The guard cleared his throat while waiting for the scan to complete. Ahem looked sharply at him. “Yes?”, he demanded.
The guard looked a little confused, “I was just clearing my throat, sir”, he stated. Ahem fixed the young ex-marine with a glare like a laser beam. Not just any laser beam, but a laser beam that had drunk a lot of coffee and was really irritable.
“We don’t clear our throats that way here”, the other guard interrupted. “We say, ‘Ack!’, when we clear our throats. We sneeze like ducks or geese. When we burp, we say, ‘pimento’ instead of, ‘brap’”, the man turned to Ahem, “He’s new here, sir”.
Ahem looked over the rookie but spoke to the other man. “If he wants to make it to retirement and shredding, he’d better watch his step”. The rookie nodded nervously.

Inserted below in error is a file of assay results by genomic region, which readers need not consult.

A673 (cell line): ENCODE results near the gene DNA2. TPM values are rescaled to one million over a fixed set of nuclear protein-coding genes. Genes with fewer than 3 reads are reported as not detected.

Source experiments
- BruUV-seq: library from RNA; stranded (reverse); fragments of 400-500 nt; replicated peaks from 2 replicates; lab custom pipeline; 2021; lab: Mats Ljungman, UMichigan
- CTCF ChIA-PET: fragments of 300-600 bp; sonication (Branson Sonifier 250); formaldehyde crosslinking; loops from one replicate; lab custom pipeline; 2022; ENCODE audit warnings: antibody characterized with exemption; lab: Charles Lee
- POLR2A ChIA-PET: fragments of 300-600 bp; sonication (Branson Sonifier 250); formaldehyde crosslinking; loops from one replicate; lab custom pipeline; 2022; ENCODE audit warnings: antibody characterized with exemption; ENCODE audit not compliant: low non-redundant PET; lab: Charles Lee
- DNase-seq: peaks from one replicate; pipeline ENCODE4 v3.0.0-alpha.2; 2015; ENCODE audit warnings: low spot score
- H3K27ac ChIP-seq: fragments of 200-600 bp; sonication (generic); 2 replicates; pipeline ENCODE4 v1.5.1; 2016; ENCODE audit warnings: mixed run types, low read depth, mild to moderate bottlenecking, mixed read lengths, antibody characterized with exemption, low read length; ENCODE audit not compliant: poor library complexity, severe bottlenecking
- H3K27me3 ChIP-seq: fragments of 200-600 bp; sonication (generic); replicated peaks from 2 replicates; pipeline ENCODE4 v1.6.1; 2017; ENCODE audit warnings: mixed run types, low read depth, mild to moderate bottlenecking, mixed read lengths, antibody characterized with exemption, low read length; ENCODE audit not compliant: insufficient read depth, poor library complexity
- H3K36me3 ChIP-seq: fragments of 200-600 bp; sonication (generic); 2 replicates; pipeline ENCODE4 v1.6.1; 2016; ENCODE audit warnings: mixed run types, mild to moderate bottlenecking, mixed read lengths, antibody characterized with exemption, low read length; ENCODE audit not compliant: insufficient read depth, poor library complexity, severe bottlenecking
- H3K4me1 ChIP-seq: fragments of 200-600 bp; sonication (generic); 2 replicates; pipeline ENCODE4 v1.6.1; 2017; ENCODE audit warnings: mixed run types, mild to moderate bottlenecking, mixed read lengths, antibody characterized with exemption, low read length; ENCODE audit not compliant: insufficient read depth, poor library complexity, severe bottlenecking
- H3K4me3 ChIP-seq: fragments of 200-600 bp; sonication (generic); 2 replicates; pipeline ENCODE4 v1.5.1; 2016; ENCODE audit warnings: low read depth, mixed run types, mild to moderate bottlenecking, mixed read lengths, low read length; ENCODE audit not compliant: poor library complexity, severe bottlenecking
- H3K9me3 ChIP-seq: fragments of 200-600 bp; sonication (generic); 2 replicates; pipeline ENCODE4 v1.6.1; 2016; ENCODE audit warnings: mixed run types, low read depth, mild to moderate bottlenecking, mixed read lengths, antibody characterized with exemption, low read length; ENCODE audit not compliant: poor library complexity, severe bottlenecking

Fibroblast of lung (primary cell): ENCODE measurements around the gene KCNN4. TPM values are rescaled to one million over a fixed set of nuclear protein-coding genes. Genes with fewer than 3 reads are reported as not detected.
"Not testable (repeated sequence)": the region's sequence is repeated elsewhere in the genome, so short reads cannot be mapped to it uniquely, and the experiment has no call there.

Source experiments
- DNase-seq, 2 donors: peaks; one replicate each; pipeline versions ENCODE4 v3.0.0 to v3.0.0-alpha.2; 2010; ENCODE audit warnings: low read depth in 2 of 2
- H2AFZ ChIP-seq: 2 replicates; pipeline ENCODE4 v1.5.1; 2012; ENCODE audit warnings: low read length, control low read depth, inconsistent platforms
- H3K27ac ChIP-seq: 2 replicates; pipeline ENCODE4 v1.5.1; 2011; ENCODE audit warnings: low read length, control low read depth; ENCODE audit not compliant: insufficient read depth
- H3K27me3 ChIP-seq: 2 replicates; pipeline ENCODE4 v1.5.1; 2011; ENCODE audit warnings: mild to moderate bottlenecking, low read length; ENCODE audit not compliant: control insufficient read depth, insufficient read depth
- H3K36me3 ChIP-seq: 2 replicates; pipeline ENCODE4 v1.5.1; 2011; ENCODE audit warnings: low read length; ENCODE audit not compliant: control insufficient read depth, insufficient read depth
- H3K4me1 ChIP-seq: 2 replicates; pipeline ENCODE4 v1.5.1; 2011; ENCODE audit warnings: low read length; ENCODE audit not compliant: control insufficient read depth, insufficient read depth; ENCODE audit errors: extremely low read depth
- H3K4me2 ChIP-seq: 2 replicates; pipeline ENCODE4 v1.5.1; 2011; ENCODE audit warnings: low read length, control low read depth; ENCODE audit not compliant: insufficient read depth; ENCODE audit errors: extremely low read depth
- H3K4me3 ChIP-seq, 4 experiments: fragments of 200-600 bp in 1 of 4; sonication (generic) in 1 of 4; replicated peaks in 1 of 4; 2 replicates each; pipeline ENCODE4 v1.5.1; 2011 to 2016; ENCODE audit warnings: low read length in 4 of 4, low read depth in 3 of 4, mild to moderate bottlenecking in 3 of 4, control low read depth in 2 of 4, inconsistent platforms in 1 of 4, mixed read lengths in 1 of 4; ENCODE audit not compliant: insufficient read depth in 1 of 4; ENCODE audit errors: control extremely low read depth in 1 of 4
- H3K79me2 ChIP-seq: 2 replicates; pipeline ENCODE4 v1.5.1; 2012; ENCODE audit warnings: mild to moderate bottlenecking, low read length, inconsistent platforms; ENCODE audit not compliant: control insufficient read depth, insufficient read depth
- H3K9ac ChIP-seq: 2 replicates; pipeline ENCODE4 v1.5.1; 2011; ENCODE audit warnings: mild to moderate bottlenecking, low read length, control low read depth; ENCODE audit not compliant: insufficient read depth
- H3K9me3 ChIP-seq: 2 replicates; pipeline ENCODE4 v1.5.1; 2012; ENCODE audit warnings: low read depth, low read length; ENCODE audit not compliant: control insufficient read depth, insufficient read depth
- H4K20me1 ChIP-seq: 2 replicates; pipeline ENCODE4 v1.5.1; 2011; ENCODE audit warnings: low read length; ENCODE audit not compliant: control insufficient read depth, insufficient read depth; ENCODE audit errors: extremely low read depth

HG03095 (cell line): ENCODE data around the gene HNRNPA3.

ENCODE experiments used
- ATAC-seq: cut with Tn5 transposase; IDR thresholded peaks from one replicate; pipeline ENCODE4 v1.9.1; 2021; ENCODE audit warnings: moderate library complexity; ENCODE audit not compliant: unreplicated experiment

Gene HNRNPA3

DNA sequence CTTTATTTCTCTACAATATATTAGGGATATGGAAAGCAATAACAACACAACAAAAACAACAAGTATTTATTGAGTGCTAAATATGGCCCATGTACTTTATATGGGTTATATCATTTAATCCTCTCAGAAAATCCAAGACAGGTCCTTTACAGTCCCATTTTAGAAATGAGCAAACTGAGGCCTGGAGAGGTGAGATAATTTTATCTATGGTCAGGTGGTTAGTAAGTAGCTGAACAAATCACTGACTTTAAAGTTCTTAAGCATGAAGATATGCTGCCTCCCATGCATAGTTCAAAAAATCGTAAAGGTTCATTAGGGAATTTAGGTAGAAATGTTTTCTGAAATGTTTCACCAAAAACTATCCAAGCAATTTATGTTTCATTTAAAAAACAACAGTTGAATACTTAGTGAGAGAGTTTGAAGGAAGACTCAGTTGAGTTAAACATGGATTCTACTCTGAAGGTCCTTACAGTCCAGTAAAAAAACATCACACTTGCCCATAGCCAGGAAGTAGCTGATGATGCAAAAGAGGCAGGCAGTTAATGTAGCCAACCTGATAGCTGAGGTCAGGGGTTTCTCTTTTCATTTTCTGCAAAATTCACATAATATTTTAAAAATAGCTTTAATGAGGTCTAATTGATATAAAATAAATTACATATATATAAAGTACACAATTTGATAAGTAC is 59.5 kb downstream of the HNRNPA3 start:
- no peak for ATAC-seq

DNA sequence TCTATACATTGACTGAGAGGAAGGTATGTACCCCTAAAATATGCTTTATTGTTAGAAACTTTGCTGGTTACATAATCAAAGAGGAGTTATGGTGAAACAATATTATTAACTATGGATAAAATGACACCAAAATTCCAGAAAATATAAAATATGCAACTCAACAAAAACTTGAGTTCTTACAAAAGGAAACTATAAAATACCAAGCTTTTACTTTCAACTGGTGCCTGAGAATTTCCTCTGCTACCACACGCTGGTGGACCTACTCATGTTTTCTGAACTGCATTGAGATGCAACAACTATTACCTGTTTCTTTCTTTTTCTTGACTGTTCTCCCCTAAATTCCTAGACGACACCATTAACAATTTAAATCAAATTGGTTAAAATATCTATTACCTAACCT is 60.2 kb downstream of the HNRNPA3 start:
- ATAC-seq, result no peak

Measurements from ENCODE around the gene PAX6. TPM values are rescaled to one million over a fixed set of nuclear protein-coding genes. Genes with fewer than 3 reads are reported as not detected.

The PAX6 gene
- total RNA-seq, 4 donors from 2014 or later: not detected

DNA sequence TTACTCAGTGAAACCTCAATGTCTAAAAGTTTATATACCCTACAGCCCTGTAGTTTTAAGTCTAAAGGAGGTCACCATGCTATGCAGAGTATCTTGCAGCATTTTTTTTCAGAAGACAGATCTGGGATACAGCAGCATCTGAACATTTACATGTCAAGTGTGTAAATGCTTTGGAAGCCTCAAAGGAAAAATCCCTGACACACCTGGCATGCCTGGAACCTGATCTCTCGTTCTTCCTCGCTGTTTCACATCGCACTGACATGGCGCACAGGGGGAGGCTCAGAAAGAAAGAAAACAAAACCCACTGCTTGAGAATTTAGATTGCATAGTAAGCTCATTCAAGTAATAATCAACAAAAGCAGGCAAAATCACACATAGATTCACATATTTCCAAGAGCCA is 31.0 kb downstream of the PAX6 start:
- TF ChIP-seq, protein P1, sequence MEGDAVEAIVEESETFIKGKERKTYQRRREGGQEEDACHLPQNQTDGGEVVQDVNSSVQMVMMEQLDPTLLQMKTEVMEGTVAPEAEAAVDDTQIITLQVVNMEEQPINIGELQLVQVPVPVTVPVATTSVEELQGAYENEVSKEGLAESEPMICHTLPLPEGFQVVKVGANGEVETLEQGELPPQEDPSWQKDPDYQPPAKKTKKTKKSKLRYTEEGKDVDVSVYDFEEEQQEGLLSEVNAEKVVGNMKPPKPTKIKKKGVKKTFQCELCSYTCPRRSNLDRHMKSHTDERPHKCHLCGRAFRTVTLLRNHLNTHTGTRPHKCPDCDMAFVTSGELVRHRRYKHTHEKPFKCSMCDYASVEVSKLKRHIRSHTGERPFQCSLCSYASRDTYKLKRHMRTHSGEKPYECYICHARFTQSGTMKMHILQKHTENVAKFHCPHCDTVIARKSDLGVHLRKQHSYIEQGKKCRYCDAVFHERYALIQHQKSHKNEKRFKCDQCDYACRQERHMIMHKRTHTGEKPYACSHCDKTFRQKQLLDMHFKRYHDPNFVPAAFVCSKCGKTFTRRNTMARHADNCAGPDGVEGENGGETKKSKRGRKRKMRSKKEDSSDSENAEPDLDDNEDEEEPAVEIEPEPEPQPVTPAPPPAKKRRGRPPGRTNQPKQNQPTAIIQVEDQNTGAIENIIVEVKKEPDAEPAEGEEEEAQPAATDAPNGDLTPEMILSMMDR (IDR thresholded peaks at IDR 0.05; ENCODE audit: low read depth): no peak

“Your fingerprints match, sir”, the other guard stated with a salute.
“Very good, soldier”, Ahem replied without looking at the man. Smartly, he turned and continued down the hall to the next checkpoint. Rookies. Shredding’s too good for them, he thought. Ahead was the retina scan, followed by a DNA check, a breathalyzer and a butt-sniffing from a specially trained Australian Shepard. After passing all of these identity tests, he entered his office. Waiting for him was Buck Justermanson. Buck had been with the organization for twelve years and had been shredded fifty times.
“It’s been a long time [ahem]”, he stood up to take Ahem’s hand; however, it was forbidden to touch hands with anyone on the off chance that someone might take his fingers. Realizing his faux pas, Buck changed his greeting to a hearty slap on the back.
“Must be important if they sent you”, Ahem remarked.
“I’ll say”, Buck replied, “Whadya gotta do to get some coffee around here?”
Ahem motioned to the coffee pot in the corner. “You’ll have to drink it straight from the pot. They shredded the Styrofoam cups”. Buck shrugged and picked up the coffee pot and sipped from it. After a few sips, he spoke.
“I’m here to tell you that Ahchoo and Brap are dead”
“Dead?”, Ahem was shocked. He asked, “Were they shredded?”
“They were murdered”, Buck told him.